Desire for scale now 'primary' M&A driver
Imagine the future of the RIA industry as a barbell. A few large firms sit at one end counterbalanced by many solo and smaller practices at the other end, while a declining number of mid-sized firms thinly occupy the middle.
That's how some industry executives see things shaking out.
Reviewing the record number of 176 M&A deals for advisory firms last year, consultant David DeVoe is watching the big-firm side of the barbell take shape.
“Five years from now I can see a dozen or so mega-firms dominating the industry,” says DeVoe, managing director of his eponymously named firm in San Francisco. “For the first 12 to 14 years that I tracked M&A, the key driver for sellers was exiting the business. Now the desire to achieve scale is the primary driver.”
That drive has pushed the average deal size past $1.3 billion, according to Echelon Partners' latest RIA M&A Deal Report. The most active buyers were consolidators and large RIAs, who snapped up a combined 81% of all firms, according to DeVoe's most recent RIA Deal Book, his own report analyzing the space.
DeVoe’s vision is shared by Brent Brodeski, a strategic buyer and CEO of Savant Capital Management, a firm with around $6 billion in client assets under management in Rockford, Illinois.
“I think you’ll see 10 to 15 large firms that will be dominant regionally and a few who may have a truly national presence,” Brodeski says. “It’s just the way the industry is developing.”
“I think sellers are still guided by 2018 and believe they can get top dollar,” says Mercer Advisors M&A head Dave Barton.
But while mid-sized firms with between $200 million and $1 billion in AUM may have a harder time keeping up with the industry leaders, solo practices can do just fine, DeVoe says.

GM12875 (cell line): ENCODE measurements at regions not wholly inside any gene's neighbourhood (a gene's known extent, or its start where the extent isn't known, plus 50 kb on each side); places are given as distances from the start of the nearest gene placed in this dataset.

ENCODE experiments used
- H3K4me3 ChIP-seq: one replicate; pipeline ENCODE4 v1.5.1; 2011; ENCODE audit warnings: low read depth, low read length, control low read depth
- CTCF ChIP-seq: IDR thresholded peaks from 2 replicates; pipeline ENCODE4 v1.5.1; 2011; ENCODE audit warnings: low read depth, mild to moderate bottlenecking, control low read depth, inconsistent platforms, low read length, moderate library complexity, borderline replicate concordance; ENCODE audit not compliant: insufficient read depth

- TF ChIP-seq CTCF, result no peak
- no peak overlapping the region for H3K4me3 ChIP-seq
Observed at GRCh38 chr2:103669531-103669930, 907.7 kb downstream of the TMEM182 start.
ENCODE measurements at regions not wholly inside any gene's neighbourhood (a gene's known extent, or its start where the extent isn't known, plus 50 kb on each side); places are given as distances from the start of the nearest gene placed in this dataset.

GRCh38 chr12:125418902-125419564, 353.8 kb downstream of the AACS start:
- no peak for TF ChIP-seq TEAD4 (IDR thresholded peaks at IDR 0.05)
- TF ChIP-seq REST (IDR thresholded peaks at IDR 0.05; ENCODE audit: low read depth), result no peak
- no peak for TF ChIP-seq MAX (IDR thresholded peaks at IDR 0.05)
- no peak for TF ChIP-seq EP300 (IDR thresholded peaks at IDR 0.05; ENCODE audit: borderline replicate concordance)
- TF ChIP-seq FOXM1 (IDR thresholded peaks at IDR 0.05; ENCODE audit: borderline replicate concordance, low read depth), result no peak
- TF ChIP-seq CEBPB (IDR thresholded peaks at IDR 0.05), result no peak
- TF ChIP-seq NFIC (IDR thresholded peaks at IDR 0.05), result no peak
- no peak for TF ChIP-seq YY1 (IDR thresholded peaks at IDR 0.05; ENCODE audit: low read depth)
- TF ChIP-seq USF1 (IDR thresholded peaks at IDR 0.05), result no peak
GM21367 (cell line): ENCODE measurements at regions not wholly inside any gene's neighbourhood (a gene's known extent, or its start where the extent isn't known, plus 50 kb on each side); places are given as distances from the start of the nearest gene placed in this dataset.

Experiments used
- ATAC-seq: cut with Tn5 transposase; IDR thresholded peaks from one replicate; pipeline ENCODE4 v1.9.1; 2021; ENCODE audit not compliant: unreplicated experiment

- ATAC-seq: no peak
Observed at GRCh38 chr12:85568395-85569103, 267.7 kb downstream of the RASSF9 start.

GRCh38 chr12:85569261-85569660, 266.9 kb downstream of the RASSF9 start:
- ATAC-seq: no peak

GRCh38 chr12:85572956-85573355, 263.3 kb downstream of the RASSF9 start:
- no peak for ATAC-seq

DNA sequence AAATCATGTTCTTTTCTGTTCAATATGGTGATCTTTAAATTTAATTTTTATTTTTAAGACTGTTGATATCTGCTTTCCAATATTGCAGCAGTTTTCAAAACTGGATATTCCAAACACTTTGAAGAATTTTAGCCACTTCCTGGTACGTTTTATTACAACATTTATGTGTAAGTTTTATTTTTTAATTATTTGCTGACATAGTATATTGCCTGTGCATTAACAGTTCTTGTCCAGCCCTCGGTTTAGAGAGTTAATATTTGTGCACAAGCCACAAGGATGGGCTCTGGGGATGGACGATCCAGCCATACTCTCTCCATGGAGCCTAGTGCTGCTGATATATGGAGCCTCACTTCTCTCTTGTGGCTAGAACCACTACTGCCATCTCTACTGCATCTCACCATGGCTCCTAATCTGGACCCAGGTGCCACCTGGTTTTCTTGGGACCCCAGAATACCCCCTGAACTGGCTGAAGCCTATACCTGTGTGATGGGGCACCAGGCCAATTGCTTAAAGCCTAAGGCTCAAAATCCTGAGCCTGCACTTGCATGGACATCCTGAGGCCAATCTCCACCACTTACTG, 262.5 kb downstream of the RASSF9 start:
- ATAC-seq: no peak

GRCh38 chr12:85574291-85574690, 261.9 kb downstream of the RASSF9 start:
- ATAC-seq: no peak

“I don’t see them being decimated like small travel agencies were," he says. "You can earn a very good living as a solo practitioners. That cohort is not going away."
Indeed, Financial Planning contributor and Pinnacle Advisory Group Partner Michael Kitces argues that solo advisors who are CFPs shouldn’t worry and the imperative for smaller firms to grow and scale may be overstated. Kitces is putting his money where his mouth is with the XY Planning Network, a network of small independent planners, that he co-owns.
The challenge remains in the middle of the barbell. Many RIAs, most with older owners, have expanded beyond a one or two-person shop, but have failed to grow any farther. They face rising expenses but haven’t put their firms up for sale yet, DeVoe points out.
“There are over 5,000 RIAs with over $100 million in AUM,” DeVoe says. “There could easily be two to three times more of those firms coming to market than we’re currently seeing. If that happens in a given year, supply could outstrip demand, and valuations could drop drastically.”
A trigger event for such a surge of sellers hitting the market could be a major drop in the stock market or a confluence of aging baby boomers deciding to sell at the same time, DeVoe says. He thinks there’s approximately a 30% chance of that happening over the next seven years.
The market has of course already been jolted recently by serious volatility, prompting some strategic RIA acquirers (not without a hopeful dose of self-interest) to proclaim that the seller’s market of the past several years has begun to shift in their favor.
“There’s no denying the impact of a market correction on sellers and buyers,” says Dave Barton, vice chair at Mercer Advisors who heads the private equity-backed firm’s M&A activity. “I think sellers are still guided by 2018 and believe they can get top dollar. They’re going to have to clean up their profit and loss lines and understand that buyers are buying risk, and the risk is increasing.”